A group of African migrants who were rescued in the Sahara Desert in northern Republic of Niger say the agents who promised to take them to Europe abandoned them to die before they were saved. The group said they spent three days without food or water after their smugglers abandoned them en route to Libya.

The 83 migrants were picked up in a remote stretch of the Sahara Desert where hundreds of others have died in recent years, the UN migration agency IOM said.

41 Nigerian women and girls, including twin 4-year-olds, and 42 men from Nigeria, Togo, Mali and Ghana, were found on September 3, 2020, by the IOM’s Search and Rescue team and Niger’s Civil Protection unit. At the time they were found, they were in distress, dehydrated and in need of medical assistance, the IOM said.

One of the men, who gave his name as Denis, said that they had been stranded for three days without food or water.

“We searched for water, but all we found were dirty wells used by livestock,” Denis told the IOM. “People were collapsing left and right. I started crying when I saw the cars approaching, hoping help was coming.”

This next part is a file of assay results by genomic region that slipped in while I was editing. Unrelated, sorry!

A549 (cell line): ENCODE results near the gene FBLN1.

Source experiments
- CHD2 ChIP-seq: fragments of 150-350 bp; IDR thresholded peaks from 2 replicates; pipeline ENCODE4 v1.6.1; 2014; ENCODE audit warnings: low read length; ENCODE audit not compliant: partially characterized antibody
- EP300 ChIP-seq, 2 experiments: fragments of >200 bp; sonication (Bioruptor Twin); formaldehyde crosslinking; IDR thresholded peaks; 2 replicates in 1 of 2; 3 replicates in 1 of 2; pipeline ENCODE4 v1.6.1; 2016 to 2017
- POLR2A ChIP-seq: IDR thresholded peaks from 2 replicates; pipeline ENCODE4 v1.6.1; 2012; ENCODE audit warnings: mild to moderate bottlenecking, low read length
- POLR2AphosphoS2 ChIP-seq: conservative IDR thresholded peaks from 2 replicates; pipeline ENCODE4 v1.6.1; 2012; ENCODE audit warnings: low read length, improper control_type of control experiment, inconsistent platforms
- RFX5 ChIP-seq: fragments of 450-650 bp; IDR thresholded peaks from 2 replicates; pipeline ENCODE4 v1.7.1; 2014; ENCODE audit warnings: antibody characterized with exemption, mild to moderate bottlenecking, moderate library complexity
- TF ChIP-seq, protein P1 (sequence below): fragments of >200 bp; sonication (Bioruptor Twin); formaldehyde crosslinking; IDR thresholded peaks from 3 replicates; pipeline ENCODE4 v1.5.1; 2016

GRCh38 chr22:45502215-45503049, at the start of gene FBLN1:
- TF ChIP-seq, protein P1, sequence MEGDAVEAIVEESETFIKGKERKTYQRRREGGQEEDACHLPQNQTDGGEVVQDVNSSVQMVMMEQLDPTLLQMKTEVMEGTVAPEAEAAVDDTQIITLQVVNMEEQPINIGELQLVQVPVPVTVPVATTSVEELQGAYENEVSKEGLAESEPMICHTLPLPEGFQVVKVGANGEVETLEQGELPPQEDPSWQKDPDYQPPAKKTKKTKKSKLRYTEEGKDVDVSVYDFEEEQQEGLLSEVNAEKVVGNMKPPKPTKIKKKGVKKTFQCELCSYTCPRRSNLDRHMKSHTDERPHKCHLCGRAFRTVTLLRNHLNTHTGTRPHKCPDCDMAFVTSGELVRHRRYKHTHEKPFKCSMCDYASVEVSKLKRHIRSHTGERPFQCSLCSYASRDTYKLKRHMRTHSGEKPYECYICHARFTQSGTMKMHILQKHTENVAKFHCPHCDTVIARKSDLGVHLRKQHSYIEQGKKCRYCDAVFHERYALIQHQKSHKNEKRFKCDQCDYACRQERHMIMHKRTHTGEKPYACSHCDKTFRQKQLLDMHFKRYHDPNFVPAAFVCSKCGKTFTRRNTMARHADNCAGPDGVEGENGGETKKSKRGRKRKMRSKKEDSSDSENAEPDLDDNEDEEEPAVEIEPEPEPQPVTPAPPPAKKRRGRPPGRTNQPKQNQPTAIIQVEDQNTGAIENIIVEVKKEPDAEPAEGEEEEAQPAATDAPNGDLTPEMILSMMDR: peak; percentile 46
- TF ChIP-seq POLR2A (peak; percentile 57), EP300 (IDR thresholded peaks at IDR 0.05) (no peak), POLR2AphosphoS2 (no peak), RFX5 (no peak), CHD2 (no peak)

The rescued migrants have been transferred to a COVID-19 quarantine site where they are receiving food, water and medical care, the IOM said.

The migrants reportedly left Agadez in Niger’s north about three weeks ago, headed for Libya. They traveled on separate pickup trucks to avoid detection, according to the IOM. On September 1, the group was abandoned by their four drivers, who took all their belongings, when they spotted military vehicles ahead.

The Mayor of Dirkou, Boubacar Djaram, who received the rescued migrants, said that this group would probably have died if they had not been discovered.

“The migrants rescued last Thursday, were found in an isolated place far from any form of life,” Djaram said.

Since 2016, more than 1,870 migrants have been rescued through operations in Niger’s desert, among them more than 400 this year alone, the IOM said.

“It is impossible to know how many migrants have died attempting to cross the Sahara. Many bodies are buried during sandstorms, never to be found again,” said Barbara Rijks, the IOM Chief of Mission in Niger. Libya is a major transit point for African and Arab migrants trying to reach Europe.

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